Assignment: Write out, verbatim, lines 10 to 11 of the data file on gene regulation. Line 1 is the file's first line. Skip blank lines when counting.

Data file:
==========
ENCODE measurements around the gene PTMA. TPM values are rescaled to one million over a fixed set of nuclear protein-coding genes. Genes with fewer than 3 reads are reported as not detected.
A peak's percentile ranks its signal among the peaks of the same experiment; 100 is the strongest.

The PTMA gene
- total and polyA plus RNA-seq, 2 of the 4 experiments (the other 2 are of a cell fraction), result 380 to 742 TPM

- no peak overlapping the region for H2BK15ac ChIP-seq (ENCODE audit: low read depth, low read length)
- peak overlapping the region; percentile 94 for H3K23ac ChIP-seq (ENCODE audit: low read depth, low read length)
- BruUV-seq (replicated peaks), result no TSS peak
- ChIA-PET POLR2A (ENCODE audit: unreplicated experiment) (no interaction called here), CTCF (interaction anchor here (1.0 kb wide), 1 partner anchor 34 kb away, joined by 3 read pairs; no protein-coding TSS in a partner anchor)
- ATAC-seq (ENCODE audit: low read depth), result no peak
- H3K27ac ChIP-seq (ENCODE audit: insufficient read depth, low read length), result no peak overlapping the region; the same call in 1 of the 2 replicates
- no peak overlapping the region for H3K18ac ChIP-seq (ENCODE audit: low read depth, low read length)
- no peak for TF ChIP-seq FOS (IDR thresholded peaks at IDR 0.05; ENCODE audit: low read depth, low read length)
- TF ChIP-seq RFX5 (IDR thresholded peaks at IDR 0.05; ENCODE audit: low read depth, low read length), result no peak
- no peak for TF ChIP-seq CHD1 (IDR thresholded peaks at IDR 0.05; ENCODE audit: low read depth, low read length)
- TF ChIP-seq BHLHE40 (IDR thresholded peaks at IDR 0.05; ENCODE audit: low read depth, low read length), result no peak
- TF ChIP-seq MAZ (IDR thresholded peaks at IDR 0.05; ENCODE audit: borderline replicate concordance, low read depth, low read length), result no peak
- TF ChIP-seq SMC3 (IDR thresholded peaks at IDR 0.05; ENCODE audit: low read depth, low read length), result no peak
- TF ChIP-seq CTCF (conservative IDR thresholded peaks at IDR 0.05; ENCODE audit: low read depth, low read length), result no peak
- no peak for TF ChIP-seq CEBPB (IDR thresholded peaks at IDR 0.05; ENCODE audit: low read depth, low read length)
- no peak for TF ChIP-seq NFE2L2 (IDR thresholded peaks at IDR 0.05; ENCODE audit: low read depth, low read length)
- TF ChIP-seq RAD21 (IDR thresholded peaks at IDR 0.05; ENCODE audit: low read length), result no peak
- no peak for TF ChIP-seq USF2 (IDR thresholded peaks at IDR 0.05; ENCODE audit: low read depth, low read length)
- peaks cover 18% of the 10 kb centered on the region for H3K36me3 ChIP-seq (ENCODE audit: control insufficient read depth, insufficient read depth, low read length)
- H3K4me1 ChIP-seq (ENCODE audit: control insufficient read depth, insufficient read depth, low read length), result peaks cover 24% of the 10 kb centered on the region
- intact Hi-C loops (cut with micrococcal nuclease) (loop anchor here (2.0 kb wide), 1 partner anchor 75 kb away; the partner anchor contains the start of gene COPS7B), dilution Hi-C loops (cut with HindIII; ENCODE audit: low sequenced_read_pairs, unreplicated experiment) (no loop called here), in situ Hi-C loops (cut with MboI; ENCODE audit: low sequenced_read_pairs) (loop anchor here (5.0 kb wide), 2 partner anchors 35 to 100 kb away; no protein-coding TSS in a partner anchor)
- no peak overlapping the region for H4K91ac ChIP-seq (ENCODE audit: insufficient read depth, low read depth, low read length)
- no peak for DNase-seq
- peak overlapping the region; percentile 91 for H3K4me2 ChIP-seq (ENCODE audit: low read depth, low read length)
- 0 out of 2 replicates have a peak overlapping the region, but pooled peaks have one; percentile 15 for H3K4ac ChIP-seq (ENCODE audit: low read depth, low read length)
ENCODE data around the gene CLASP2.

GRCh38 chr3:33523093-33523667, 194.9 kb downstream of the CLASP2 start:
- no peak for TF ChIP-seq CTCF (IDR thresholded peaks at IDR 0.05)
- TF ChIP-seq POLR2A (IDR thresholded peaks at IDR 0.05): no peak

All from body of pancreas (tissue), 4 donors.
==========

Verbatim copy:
- H3K27ac ChIP-seq (ENCODE audit: insufficient read depth, low read length), result no peak overlapping the region; the same call in 1 of the 2 replicates
- no peak overlapping the region for H3K18ac ChIP-seq (ENCODE audit: low read depth, low read length)